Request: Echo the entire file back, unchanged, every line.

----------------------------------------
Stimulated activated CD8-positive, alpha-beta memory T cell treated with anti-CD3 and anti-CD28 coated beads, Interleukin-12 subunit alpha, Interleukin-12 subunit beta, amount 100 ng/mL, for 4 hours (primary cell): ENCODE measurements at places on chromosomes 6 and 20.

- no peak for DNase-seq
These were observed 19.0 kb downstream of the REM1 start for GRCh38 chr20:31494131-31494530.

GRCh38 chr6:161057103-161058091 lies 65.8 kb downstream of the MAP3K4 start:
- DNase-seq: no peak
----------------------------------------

Stimulated activated CD8-positive, alpha-beta memory T cell treated with anti-CD3 and anti-CD28 coated beads, Interleukin-12 subunit alpha, Interleukin-12 subunit beta, amount 100 ng/mL, for 4 hours (primary cell): ENCODE measurements at places on chromosomes 6 and 20.

- no peak for DNase-seq
These were observed 19.0 kb downstream of the REM1 start for GRCh38 chr20:31494131-31494530.

GRCh38 chr6:161057103-161058091 lies 65.8 kb downstream of the MAP3K4 start:
- DNase-seq: no peak